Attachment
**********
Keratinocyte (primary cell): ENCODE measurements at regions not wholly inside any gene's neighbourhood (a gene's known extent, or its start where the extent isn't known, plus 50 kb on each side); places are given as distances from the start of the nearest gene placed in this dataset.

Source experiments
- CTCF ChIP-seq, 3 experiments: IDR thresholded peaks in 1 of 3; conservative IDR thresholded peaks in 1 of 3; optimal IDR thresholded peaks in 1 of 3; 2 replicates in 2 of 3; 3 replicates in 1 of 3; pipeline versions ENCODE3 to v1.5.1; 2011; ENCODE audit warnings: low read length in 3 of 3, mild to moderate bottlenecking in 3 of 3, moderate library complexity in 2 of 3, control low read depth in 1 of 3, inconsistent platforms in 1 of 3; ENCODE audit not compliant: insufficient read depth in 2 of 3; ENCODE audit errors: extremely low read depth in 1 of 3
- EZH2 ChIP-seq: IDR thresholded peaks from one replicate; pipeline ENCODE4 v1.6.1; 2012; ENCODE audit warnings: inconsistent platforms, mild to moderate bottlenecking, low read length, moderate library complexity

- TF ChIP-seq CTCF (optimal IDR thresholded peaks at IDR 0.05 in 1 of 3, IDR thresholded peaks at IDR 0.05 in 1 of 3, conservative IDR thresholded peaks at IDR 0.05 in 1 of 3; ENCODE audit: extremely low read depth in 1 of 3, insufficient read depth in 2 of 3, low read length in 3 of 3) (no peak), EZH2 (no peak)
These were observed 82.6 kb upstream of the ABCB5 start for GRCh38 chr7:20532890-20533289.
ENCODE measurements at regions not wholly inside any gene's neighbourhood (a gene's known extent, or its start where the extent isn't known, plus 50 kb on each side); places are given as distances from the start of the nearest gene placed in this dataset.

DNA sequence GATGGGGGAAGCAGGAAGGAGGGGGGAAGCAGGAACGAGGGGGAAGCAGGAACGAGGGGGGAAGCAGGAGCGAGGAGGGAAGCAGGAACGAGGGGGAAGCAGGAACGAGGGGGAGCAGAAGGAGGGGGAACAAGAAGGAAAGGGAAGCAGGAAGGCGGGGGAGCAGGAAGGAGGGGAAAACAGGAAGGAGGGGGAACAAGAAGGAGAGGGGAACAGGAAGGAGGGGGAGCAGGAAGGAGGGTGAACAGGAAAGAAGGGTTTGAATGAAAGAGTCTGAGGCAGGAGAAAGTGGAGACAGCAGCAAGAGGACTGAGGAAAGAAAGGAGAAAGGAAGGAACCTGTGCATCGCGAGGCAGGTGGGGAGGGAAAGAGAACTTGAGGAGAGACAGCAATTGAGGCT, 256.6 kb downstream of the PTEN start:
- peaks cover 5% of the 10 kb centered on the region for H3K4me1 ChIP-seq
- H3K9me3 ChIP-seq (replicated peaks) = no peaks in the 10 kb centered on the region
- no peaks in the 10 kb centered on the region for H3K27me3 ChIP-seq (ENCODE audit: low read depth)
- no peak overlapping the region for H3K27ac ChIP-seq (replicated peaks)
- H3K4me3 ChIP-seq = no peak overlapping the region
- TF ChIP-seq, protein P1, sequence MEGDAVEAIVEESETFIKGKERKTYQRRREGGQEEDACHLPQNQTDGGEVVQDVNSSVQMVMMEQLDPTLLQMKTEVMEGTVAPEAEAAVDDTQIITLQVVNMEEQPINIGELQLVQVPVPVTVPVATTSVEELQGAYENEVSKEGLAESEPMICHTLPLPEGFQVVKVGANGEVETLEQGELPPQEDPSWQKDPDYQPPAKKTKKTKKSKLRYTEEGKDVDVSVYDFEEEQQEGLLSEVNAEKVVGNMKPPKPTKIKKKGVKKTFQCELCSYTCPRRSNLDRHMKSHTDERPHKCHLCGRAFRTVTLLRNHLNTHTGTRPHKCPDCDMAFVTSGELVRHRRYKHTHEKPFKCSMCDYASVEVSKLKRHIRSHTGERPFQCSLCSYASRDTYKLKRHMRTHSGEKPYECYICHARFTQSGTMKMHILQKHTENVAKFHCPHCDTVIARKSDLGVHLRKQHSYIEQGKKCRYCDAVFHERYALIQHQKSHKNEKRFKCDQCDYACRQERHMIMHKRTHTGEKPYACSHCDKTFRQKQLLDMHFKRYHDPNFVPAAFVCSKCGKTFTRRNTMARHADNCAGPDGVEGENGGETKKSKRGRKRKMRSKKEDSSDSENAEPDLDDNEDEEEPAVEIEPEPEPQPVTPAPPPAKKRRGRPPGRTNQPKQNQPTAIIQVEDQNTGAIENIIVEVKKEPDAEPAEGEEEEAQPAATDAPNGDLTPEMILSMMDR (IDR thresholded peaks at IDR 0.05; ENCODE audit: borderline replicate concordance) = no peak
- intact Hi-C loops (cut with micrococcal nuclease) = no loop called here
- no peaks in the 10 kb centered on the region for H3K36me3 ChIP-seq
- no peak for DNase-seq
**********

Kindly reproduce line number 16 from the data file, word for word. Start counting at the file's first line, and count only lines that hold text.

- no peaks in the 10 kb centered on the region for H3K36me3 ChIP-seq